14. Yes, we've counted Religion or Theology as a credit, and, yes, every year. We're not under an umbrella school, just what is required by our state for graduation. Think of private Catholic schools. They have 4 years of religion. Not all 4 years are Old or New Testament, but they use the other years to round out the study of their faith.
  15. This reminds me of childhood, hot, humid, and no A/C, something about the simple life...good memories. I'd also like to tour the plantations, connection to history.
  16. Count me in! I'm not much for big cruises, but this sounds extremely interesting.
  17. Let's pair that with the olive oil and cheese and chocolate and...notice a trend?!? 👍
  18. You could try northern Minnesota. I've seen them there. Beautiful!
  19. Word On Fire, Ignition, Leedom to Life (new), Fulwiler I'll keep thinking... ETA: Not a podcast per se, but I think it would be interesting to listen to, Fulton Sheen's audio collection.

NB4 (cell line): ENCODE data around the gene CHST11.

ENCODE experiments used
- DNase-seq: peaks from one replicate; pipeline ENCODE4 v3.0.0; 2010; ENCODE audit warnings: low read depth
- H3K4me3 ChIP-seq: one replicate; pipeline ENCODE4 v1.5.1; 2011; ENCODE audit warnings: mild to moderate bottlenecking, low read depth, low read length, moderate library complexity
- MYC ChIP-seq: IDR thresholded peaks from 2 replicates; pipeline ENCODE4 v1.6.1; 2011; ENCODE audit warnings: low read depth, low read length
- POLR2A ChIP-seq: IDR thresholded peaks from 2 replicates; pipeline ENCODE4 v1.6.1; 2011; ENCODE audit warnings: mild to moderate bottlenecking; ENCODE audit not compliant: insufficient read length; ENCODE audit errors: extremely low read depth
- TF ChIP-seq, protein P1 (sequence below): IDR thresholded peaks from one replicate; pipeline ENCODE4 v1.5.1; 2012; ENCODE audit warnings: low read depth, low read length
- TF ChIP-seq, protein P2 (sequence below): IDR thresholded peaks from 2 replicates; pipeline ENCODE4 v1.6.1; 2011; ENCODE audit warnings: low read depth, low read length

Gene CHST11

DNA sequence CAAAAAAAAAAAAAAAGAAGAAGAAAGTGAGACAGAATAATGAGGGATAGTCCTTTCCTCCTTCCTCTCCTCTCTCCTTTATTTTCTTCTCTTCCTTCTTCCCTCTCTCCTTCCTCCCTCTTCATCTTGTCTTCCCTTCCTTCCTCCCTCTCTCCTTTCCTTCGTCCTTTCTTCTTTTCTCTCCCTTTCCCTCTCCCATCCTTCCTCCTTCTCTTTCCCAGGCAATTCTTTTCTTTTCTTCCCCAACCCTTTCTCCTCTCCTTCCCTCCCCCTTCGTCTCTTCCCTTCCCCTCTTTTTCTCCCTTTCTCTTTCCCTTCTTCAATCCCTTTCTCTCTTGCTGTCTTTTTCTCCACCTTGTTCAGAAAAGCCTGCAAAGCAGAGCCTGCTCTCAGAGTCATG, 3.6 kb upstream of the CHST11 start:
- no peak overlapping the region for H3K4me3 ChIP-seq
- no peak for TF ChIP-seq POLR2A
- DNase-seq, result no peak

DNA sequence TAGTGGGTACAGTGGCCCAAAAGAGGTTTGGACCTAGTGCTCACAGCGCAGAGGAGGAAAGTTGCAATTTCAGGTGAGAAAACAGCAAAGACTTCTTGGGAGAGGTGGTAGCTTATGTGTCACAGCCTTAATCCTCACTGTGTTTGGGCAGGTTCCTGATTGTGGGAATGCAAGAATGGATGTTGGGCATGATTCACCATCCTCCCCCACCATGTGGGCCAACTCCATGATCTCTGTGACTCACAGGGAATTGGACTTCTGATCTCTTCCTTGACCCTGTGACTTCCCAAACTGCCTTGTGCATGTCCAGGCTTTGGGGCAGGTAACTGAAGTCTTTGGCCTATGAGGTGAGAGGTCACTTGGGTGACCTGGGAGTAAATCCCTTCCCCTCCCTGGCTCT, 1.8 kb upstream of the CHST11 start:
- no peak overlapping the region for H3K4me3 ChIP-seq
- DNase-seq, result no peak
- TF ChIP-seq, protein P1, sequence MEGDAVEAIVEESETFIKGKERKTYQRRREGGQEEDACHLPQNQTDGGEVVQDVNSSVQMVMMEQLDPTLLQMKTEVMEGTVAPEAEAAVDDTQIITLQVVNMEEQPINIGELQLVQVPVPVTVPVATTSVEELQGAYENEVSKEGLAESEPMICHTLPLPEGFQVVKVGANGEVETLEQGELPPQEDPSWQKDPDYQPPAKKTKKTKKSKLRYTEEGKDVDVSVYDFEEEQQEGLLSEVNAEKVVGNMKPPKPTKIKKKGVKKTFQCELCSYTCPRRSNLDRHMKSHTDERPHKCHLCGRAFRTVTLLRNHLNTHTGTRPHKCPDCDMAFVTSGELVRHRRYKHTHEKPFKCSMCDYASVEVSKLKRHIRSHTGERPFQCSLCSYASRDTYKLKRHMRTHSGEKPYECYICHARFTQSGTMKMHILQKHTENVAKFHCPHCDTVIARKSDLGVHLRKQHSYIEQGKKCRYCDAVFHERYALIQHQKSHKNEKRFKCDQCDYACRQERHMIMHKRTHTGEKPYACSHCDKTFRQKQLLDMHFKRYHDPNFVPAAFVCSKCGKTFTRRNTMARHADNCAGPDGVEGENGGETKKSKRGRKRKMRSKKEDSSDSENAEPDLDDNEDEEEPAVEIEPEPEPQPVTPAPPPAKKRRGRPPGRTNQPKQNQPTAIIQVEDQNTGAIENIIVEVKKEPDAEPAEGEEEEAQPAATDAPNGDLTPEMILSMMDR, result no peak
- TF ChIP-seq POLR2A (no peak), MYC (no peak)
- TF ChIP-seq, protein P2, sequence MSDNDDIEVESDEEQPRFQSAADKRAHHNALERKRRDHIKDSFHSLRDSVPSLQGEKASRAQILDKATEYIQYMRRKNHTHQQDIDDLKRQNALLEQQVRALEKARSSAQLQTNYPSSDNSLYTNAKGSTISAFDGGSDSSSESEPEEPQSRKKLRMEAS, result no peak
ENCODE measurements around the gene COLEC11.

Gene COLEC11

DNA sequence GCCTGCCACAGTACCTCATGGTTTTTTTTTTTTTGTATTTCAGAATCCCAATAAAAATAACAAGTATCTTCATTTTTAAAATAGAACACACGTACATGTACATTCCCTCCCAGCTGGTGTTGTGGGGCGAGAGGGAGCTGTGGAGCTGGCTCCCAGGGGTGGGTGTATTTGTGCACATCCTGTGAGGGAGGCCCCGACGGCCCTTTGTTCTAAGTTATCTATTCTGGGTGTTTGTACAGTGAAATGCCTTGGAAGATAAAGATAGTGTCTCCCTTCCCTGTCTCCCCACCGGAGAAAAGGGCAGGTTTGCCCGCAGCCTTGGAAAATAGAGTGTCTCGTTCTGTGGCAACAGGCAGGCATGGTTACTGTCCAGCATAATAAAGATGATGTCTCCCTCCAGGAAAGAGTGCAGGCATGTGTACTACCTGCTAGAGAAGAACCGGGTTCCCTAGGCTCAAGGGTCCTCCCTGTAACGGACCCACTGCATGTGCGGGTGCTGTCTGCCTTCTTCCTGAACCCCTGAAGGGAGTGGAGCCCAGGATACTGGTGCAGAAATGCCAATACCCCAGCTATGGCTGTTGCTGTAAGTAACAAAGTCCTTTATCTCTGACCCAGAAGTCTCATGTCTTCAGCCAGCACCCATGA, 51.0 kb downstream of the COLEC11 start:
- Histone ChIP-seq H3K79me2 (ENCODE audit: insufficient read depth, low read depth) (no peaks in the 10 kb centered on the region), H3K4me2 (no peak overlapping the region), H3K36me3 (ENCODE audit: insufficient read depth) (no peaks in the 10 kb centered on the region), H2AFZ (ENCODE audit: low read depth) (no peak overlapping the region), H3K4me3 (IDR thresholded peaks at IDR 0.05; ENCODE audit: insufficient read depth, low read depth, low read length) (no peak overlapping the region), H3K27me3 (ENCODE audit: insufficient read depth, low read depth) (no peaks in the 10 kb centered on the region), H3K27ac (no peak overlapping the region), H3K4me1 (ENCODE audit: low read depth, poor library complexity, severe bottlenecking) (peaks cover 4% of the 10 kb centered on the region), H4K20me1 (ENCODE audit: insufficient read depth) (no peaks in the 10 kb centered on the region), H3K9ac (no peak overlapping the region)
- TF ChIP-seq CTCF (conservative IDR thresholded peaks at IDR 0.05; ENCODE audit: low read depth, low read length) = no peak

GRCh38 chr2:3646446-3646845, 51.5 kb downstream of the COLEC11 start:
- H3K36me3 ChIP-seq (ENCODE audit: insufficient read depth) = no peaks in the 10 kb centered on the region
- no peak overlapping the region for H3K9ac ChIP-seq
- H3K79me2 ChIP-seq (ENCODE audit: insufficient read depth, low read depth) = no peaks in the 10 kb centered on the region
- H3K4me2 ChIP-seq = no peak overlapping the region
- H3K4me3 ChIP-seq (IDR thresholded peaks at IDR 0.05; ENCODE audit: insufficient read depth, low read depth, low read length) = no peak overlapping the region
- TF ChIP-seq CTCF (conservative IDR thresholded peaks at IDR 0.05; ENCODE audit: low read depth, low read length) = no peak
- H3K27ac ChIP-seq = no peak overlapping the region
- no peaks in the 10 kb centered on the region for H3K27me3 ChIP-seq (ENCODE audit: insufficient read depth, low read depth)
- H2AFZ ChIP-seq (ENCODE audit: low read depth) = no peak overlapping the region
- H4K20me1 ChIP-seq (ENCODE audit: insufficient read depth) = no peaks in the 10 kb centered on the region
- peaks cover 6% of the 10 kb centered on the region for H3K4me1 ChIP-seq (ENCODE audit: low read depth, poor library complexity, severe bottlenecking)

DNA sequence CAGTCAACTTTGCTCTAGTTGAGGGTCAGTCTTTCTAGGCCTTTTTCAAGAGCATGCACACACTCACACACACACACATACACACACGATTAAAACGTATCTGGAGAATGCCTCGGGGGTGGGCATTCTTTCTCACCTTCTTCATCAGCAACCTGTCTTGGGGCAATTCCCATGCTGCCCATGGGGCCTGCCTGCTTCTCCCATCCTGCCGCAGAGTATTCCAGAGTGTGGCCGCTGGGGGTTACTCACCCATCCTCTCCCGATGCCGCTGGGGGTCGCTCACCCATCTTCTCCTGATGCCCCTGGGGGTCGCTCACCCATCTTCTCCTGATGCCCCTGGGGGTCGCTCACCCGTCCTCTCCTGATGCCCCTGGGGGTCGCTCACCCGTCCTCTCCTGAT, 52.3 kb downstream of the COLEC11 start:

20. You guys!! My computer must have been listening to me b/c I saw an ad for Swiss Raclette melted cheese and touring their facilities in Switzerland on it. Delicious looking!
  21. That would be a fun tour. I always wonder about the undeserved hype for some of those places, but I'd try it out.
  22. Although I'm not as well traveled as your amazing list, I agree that I've been fortunate to go and see where and what I have. Hot springs sound fabulous! ETA: And, a few on that list are right here in the States, fairly easy to get to.
  23. You had me at food and beach! Comforting things.